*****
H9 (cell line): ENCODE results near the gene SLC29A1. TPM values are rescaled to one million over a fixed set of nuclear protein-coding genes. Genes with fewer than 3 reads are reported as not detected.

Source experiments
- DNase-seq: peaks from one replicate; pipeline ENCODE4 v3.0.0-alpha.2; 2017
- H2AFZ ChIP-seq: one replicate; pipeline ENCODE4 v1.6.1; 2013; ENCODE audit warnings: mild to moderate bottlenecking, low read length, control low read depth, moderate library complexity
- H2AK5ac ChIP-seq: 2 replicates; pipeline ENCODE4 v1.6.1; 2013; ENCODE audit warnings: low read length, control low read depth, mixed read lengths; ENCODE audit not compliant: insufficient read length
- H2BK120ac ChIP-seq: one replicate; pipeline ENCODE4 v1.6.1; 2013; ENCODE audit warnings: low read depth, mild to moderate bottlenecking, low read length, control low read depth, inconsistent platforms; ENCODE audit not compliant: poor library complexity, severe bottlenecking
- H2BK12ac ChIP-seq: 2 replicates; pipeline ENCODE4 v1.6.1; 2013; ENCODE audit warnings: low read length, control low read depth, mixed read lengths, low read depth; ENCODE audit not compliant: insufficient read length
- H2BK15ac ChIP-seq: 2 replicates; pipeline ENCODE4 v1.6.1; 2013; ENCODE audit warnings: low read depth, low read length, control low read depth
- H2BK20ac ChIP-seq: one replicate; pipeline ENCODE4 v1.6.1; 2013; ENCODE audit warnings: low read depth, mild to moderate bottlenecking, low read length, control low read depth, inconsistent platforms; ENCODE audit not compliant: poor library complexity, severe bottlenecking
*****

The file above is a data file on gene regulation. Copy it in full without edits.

H9 (cell line): ENCODE results near the gene SLC29A1. TPM values are rescaled to one million over a fixed set of nuclear protein-coding genes. Genes with fewer than 3 reads are reported as not detected.

Source experiments
- DNase-seq: peaks from one replicate; pipeline ENCODE4 v3.0.0-alpha.2; 2017
- H2AFZ ChIP-seq: one replicate; pipeline ENCODE4 v1.6.1; 2013; ENCODE audit warnings: mild to moderate bottlenecking, low read length, control low read depth, moderate library complexity
- H2AK5ac ChIP-seq: 2 replicates; pipeline ENCODE4 v1.6.1; 2013; ENCODE audit warnings: low read length, control low read depth, mixed read lengths; ENCODE audit not compliant: insufficient read length
- H2BK120ac ChIP-seq: one replicate; pipeline ENCODE4 v1.6.1; 2013; ENCODE audit warnings: low read depth, mild to moderate bottlenecking, low read length, control low read depth, inconsistent platforms; ENCODE audit not compliant: poor library complexity, severe bottlenecking
- H2BK12ac ChIP-seq: 2 replicates; pipeline ENCODE4 v1.6.1; 2013; ENCODE audit warnings: low read length, control low read depth, mixed read lengths, low read depth; ENCODE audit not compliant: insufficient read length
- H2BK15ac ChIP-seq: 2 replicates; pipeline ENCODE4 v1.6.1; 2013; ENCODE audit warnings: low read depth, low read length, control low read depth
- H2BK20ac ChIP-seq: one replicate; pipeline ENCODE4 v1.6.1; 2013; ENCODE audit warnings: low read depth, mild to moderate bottlenecking, low read length, control low read depth, inconsistent platforms; ENCODE audit not compliant: poor library complexity, severe bottlenecking